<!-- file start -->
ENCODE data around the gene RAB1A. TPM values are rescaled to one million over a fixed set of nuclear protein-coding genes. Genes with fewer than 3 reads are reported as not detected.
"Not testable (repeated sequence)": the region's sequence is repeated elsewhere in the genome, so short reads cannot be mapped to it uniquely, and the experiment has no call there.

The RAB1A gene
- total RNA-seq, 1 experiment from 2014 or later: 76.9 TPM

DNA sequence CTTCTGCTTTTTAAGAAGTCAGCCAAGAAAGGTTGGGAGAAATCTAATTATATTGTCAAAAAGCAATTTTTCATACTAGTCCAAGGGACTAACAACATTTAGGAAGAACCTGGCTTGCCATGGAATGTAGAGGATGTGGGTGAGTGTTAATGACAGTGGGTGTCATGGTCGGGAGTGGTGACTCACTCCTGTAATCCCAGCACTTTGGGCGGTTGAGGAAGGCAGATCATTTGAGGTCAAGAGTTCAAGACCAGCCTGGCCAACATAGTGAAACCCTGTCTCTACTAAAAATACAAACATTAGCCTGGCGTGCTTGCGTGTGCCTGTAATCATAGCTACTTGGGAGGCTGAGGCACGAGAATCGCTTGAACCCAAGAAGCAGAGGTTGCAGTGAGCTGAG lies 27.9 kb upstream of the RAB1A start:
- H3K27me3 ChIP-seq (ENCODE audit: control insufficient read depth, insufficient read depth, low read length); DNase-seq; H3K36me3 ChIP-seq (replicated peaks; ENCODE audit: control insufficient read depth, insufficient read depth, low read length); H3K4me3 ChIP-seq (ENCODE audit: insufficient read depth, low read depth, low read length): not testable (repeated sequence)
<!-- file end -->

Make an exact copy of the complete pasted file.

ENCODE data around the gene RAB1A. TPM values are rescaled to one million over a fixed set of nuclear protein-coding genes. Genes with fewer than 3 reads are reported as not detected.
"Not testable (repeated sequence)": the region's sequence is repeated elsewhere in the genome, so short reads cannot be mapped to it uniquely, and the experiment has no call there.

The RAB1A gene
- total RNA-seq, 1 experiment from 2014 or later: 76.9 TPM

DNA sequence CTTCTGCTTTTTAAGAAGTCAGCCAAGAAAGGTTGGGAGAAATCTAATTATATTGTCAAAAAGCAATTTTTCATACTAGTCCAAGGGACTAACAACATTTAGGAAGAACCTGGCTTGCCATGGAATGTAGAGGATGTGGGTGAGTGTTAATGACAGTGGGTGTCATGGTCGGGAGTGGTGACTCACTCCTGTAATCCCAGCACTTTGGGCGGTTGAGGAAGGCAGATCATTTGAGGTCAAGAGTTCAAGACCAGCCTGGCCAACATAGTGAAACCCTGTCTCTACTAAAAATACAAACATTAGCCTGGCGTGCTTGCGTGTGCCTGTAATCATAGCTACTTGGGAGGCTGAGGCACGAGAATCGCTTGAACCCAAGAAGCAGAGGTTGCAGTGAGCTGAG lies 27.9 kb upstream of the RAB1A start:
- H3K27me3 ChIP-seq (ENCODE audit: control insufficient read depth, insufficient read depth, low read length); DNase-seq; H3K36me3 ChIP-seq (replicated peaks; ENCODE audit: control insufficient read depth, insufficient read depth, low read length); H3K4me3 ChIP-seq (ENCODE audit: insufficient read depth, low read depth, low read length): not testable (repeated sequence)